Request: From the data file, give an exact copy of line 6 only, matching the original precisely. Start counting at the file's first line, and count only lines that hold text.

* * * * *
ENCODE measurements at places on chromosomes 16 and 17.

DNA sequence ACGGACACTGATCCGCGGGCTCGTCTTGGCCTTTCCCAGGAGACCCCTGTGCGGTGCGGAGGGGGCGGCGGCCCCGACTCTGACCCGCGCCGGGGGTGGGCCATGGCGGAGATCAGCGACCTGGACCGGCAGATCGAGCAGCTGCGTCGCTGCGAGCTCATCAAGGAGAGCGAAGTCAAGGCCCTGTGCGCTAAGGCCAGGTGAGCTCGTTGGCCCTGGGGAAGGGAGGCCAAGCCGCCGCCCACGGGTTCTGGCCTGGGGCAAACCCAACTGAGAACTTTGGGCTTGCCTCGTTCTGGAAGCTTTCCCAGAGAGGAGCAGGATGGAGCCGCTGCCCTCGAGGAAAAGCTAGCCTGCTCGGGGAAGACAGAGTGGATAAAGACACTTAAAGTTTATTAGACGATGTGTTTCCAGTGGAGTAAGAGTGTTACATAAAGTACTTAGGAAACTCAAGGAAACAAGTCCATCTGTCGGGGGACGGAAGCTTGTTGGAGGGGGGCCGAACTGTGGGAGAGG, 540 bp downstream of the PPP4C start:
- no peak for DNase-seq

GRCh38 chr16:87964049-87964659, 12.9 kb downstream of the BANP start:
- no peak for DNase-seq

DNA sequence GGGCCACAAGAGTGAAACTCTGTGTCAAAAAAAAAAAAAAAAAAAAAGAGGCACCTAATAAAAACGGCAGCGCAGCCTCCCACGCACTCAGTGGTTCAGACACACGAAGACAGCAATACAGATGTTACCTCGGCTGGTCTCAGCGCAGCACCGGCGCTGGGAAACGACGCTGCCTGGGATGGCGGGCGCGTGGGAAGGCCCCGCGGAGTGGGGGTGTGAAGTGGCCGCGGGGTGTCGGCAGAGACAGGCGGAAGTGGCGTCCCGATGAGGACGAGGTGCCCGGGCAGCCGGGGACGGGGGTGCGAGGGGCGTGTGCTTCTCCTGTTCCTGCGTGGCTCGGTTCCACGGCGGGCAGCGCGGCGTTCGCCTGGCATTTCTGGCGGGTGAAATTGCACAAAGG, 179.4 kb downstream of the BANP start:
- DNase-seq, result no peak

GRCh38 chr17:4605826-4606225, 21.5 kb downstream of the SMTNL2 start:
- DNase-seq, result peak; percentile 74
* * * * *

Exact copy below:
DNA sequence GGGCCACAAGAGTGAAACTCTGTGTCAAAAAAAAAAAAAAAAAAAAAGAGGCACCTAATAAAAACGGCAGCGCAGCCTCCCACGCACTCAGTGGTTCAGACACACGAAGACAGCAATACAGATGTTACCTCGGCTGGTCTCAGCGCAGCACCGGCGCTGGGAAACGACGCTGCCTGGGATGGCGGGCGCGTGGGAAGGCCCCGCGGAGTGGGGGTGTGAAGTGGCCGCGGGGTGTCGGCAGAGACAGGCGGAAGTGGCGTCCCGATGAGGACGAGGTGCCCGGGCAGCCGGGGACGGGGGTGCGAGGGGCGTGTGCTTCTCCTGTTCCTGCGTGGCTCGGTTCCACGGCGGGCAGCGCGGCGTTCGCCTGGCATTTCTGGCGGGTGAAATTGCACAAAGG, 179.4 kb downstream of the BANP start: